When pursuing a graduate degree while also working, you may need to set boundaries with your colleagues, supervisor, family and friends. Not everyone is familiar with the time commitment required for an advanced degree, so let the people in your circle know when you have classes or need time to focus on your coursework.

You can also be creative about when and how you work on your degree. Recorded lectures or short videos could become part of your commute or exercise time. Fitting everything into your day can be daunting, but it helps to break up your workload into smaller tasks throughout the week. Review the syllabus, identify your assignments and schedule time on your calendar to complete your coursework just as you would for business meetings.

On the flip side, don’t overload your schedule by enrolling in too many classes at once. You might be tempted to do so in the hope of completing your degree sooner, but it’s hard to reap the full value of what’s being taught in class if you barely have the time or energy to focus. 

Tap into your network resources.

If you haven’t been in school for years, it may be challenging at first to get back into the swing of an academic routine, especially while juggling a family or a demanding job. Connect with other classmates for study sessions or schedule office hours with your instructor to receive feedback on your assignments.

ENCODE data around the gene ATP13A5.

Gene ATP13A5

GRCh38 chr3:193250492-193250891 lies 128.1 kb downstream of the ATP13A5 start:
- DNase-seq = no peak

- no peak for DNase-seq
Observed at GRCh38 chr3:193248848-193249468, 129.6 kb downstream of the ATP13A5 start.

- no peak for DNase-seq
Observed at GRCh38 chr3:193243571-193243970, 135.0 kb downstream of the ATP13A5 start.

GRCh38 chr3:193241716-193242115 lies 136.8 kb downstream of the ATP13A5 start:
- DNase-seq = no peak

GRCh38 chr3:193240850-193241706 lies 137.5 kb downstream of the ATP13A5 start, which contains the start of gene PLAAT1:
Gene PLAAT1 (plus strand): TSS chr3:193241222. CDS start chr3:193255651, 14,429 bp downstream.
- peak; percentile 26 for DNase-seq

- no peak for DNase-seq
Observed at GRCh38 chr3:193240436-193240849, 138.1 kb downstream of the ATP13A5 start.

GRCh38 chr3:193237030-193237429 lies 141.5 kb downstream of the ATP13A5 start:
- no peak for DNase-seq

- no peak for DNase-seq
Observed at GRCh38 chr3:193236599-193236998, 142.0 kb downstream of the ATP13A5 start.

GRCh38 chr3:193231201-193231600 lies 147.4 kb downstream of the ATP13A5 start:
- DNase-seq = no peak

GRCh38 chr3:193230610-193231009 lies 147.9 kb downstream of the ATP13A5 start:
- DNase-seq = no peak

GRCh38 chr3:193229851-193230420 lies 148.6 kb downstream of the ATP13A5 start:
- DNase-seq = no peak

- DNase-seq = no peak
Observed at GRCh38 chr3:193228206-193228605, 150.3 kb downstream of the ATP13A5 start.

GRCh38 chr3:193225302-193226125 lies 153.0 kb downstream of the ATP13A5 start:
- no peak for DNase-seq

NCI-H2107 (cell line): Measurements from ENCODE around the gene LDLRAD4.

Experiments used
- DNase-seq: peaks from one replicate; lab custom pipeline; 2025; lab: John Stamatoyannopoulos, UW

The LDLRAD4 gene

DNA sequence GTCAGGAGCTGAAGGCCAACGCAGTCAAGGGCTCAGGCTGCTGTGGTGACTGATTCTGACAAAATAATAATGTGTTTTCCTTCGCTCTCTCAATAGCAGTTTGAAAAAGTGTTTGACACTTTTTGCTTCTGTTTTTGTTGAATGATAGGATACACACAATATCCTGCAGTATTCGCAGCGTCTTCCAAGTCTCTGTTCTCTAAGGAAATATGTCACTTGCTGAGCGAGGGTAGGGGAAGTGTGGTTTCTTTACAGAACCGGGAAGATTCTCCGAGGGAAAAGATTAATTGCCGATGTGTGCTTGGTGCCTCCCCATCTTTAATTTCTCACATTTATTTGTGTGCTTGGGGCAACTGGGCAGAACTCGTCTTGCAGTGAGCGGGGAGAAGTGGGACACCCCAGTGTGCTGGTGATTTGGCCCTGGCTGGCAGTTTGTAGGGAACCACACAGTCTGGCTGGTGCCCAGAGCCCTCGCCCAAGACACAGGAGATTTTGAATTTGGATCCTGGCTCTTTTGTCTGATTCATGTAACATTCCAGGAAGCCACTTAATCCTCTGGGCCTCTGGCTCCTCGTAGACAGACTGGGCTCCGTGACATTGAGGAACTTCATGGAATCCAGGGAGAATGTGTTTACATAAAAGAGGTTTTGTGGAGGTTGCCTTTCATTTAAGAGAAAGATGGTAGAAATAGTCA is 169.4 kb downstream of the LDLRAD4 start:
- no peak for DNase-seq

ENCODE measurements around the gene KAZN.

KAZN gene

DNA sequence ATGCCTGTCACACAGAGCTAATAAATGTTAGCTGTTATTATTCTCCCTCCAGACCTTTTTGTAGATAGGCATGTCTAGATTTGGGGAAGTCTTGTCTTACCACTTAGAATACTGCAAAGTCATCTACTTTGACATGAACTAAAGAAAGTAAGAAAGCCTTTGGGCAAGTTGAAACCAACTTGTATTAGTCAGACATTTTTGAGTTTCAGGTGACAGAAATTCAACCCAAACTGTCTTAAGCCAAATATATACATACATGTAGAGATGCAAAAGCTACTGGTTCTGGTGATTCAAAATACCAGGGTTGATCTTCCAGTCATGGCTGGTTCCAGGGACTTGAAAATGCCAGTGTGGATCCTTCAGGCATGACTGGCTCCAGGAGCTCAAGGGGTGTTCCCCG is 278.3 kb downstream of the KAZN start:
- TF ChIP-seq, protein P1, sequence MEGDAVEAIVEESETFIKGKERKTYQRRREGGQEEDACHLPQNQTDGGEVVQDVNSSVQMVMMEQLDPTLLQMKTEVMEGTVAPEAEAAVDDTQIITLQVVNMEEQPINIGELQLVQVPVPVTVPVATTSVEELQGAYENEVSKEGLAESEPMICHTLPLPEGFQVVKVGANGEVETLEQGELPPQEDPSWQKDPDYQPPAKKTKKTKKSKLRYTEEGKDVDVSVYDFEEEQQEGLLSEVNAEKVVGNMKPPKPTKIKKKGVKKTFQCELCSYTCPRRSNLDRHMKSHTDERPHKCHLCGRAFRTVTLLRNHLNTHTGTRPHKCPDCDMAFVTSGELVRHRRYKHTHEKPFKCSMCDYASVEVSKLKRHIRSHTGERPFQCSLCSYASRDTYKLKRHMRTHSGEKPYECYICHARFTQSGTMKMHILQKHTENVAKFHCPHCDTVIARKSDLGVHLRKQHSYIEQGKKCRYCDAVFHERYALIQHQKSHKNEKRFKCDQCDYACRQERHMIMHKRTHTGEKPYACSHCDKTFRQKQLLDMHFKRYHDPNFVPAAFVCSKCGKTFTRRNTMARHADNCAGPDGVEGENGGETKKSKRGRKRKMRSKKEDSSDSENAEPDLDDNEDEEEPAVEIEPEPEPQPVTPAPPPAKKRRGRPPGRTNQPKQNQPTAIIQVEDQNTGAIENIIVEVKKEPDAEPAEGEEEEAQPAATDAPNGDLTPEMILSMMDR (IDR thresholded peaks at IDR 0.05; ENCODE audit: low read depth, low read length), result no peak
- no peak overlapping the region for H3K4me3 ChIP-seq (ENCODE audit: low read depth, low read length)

Ask your program adviser which courses will best suit your career plans. You can also take advantage of the abundant free resources available to you as a university student — from peer-to-peer mentoring and workshops that revive your study skills to writing-center programs that provide free tutoring to help you research and plan your next paper.

Give yourself a break.

Even if you follow these tips, life has a way of derailing our plans. It’s all right to step back and reboot when needed. Sometimes you’ll need a night off from homework to relax and watch a movie or go to dinner with friends. 

Requesting a personal day from work before your capstone presentation at school may be what you need to feel calm and focused. Conversely, you might take a temporary leave of absence from your graduate program to meet the demands of your personal life or work.

I took a semester off from completing my master’s degree when I was given the opportunity to lead a major client project in the months ahead. I never regretted taking time away from school to focus on my career and to give the project my undivided attention. When I returned to school the following semester, I found myself energized from the break and ready to resume where I had left off.

Finding balance between working and pursuing a graduate degree will help you embrace the journey of lifelong learning, instead of worrying over how you’ll get through it. In the end, an advanced degree can accelerate your career growth and prepare you for new opportunities, such as earning your APR. 

Above all, give yourself grace. Obtaining an advanced degree is challenging whether you pursue it part time, full time, in-person, or online. Striking a balance makes it easier to appreciate your accomplishment along the way